The Rufous-capped Warbler is an elusive bird. There is only one location in Arizona where one might find it. Florida Canyon is near Madera Canyon, which is a much more famous canyon. This particular bird likes to hang out above a small stone dam about a half mile from the parking lot. The parking lot is next to the Florida Canyon Workstation. I don't know what they do there, but we're not allowed inside. The hike is one of the more strenuous ones I normally undertake. There are two trails. One leads to a tall rock I am told is difficult to climb. The other is considered "treacherous". I have some hopes the bird will become easier to find, because it really looks like they have had at least one breeding pair. There were 7 found up there recently.

You may recall (if you read my earlier article) that the first time I went to Florida Canyon, I never made it up even to the bottom of the dam, because the trail at that time was nonexistent, and it was a sheer drop to the creek bed, enough to be worrisome, with loose dirt and stones. However, I recently learned that enough people have been up there that there is now a real trail. This proved to be correct.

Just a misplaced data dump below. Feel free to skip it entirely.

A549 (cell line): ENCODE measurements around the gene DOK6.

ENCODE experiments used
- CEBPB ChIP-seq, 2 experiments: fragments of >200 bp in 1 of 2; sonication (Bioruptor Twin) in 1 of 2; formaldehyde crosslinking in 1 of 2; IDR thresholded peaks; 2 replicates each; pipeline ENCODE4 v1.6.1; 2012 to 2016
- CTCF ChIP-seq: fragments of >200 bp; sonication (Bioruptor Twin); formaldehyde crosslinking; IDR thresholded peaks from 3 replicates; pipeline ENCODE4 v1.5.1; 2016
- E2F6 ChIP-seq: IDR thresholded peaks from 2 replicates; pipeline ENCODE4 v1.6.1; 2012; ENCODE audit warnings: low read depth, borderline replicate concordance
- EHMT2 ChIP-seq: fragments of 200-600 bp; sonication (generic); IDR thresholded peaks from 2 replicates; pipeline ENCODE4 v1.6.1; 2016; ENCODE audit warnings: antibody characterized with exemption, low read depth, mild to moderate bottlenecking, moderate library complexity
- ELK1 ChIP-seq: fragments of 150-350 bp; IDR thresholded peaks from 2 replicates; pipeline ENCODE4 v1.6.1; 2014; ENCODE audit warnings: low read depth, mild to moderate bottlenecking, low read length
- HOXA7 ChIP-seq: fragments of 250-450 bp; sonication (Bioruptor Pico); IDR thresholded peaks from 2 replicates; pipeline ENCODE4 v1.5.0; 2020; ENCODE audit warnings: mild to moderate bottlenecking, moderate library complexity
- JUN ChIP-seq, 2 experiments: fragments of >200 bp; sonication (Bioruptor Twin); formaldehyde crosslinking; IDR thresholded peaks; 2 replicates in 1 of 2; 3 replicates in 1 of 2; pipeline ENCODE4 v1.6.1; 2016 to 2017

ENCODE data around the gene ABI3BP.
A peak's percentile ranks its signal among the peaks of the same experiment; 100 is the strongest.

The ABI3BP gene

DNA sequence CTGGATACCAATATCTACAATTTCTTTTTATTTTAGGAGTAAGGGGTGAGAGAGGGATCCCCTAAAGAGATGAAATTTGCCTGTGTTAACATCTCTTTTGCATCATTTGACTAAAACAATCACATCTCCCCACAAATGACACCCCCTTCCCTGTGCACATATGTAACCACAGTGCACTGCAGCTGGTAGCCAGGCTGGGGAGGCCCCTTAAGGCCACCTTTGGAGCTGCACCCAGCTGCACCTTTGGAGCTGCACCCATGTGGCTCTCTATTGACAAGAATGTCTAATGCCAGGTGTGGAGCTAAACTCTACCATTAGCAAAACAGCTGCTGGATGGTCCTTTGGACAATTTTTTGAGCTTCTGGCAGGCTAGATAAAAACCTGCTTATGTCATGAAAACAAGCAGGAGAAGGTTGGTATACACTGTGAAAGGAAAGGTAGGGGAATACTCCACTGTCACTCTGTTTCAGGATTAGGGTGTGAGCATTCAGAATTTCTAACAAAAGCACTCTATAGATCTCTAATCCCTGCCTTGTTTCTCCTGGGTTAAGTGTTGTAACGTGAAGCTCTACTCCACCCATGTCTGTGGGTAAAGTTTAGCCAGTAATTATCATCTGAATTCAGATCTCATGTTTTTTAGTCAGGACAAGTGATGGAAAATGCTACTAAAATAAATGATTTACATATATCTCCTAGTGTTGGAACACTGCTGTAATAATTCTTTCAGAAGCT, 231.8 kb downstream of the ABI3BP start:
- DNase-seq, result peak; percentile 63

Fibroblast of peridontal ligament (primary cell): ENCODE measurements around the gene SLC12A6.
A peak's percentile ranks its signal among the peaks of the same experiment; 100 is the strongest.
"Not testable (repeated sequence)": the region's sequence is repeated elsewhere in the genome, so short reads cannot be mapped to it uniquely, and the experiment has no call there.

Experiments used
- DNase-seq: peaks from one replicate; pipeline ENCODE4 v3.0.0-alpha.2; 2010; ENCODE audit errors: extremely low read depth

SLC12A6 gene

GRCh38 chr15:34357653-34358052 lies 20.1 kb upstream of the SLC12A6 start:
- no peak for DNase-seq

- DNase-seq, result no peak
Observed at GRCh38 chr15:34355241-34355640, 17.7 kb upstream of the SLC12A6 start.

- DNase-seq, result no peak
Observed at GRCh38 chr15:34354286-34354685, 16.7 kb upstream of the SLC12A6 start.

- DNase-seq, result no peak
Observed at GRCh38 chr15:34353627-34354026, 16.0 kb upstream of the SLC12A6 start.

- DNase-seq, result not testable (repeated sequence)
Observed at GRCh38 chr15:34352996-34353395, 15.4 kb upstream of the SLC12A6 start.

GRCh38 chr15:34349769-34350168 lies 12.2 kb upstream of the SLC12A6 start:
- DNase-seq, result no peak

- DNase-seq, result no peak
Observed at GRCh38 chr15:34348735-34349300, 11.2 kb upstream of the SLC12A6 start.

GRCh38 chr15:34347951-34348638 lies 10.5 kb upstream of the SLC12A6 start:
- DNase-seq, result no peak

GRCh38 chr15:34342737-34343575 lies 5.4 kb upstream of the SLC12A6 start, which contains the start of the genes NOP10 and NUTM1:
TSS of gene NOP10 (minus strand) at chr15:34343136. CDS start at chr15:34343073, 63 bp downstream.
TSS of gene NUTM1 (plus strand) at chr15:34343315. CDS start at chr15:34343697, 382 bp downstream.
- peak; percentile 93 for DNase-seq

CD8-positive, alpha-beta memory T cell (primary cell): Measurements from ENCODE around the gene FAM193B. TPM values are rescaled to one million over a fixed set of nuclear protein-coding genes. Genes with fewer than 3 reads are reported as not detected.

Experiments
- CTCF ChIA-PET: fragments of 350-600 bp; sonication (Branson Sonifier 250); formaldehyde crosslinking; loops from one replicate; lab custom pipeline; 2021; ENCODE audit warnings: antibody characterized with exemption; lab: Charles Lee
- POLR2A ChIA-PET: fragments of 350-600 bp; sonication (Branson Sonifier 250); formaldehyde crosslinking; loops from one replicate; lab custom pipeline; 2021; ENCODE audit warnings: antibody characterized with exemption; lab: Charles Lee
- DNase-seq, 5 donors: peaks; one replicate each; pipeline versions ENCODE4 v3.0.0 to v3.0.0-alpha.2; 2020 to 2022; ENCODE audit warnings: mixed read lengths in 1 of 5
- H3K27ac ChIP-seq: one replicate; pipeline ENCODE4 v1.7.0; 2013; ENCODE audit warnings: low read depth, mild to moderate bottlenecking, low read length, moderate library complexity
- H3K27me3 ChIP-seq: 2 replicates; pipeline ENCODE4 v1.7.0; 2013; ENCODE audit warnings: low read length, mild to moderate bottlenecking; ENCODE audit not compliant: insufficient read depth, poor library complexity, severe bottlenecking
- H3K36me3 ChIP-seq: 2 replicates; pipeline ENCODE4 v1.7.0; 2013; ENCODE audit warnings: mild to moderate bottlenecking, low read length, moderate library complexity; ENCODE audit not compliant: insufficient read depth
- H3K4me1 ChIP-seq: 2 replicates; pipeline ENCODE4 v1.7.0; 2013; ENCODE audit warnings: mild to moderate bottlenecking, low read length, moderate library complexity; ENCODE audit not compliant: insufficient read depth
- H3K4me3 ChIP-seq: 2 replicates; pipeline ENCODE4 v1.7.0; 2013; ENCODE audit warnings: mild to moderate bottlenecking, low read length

You may also recall that after seeing only two birds, neither of which I was able to identify, I went back to my car, only to find that it was inoperable. I don't remember exactly what was wrong with it, but I certainly wasn't going anywhere. As it turned out, my air conditioner had frozen, and attempting to operate both the air conditioner and the window would blow a fuse. I hitched a ride back to Green Valley with some other birders so I could call my husband to come get me.

Important lesson for my car:

YOU WILL LEARN TO LIKE MOUNTAINS!

This time, learning the lessons of the past, I paid attention to the possibility I might be able to get cell phone coverage near the parking lot. Perhaps a quarter mile down the road, you can clearly see a cell phone tower. On my way, I tested it with a phone call, and got coverage. So I knew if I got stranded, I could call without having to ride 15 miles back to Green Valley. I also paid more attention to signs so I could give better directions. Lessons learned!

All other photos are mine.

Continuing the saga...

My new adventure